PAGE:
As more and more investors join the equity culture in India, they are facing issues in understanding the technical terms used in IPOs. In this series, we aim to demystify these terms (or rather jargons) for newcomer investors. There are broadly the following three IPO investor categories:
Qualified Institutional Bidder (QIB) – As the name suggests, QIBs are qualified institutional buyers as defined by SEBI’s Issue of Capital and Disclosure Requirements (ICDR) regulations. Generally, 50% of the offer is reserved for QIBs. Typical examples are foreign portfolio investors (FPIs) (other than Category III FPIs), scheduled commercial banks, mutual funds registered with the SEBI, venture capital funds registered with SEBI, foreign venture capital investors (FVCIs), alternative investment funds (AIFs), multilateral and bilateral development financial institutions, state industrial development corporations, insurance companies registered with the Insurance Regulatory and Development Authority (IRDA), provident funds with a minimum corpus of INR250 million, pension funds with a minimum corpus of INR250 million.
Non-Institutional Investor (NII) – This category is a fancy term for affluent investors who can invest more than INR200,000. In other words, these are high networth individuals (HNIs). Generally, 15% of the offer is reserved for this category. Bids in the category need to exceed INR200,000. Typical examples include Category III FPIs, resident Indian individuals, HUFs (in the name of Karta), companies, corporate bodies, eligible NRIs, scientific institutions, societies and trusts.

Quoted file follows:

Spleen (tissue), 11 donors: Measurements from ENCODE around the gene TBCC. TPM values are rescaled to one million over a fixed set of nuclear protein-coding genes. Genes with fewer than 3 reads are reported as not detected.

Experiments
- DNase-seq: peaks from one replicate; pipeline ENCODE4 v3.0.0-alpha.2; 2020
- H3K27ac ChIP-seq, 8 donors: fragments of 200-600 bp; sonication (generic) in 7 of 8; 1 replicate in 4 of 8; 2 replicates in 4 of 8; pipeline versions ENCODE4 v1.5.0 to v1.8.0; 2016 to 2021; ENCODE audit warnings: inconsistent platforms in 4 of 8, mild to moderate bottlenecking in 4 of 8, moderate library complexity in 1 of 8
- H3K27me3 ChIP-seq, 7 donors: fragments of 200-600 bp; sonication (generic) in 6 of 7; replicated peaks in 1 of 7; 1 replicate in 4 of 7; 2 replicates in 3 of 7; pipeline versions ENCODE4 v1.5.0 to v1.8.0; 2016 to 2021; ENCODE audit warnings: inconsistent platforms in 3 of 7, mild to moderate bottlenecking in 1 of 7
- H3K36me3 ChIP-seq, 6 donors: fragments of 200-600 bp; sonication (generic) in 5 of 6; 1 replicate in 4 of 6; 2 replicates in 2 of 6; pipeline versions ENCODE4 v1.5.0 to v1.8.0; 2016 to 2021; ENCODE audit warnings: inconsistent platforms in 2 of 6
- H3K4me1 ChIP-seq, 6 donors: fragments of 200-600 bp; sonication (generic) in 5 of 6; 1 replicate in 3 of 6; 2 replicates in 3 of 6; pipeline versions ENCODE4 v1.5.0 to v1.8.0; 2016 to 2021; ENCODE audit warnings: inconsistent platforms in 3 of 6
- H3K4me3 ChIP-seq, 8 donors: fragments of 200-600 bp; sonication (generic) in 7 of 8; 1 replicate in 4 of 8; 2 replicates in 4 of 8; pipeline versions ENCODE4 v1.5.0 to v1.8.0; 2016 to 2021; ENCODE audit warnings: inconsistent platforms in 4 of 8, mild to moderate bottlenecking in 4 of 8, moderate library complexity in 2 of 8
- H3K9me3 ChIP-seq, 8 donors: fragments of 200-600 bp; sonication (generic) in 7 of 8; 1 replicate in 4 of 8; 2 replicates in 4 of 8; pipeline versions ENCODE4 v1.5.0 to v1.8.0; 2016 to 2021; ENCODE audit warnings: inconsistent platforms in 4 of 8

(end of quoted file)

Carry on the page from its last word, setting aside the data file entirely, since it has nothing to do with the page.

Retail Individual Investor (RII) – This category is purely meant for small investors, whose bid should not exceed INR200,000 per person. Usually, 35% of total shares are reserved for this category in case of the company with profitable operations. In the event of the IPO-bound company not fulfilling this criterion, only 10% shares are reserved for retail investors. This is to safeguard small investors from risky businesses, although this may change going forward. Resident Indian individuals, HUFs (in the name of the Karta) and eligible NRIs not falling in the NII category can apply under the RII category. As you can clearly see, the biggest differentiating criterion between NII and RII is the size of application.
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This is to be noted that the above IPO investor categories are valid only for equity offers. For debt public offers such as Non-Convertible Debentures (NCDs), the definitions are different. For example, retail investors can make an application of up to INR5,00,000.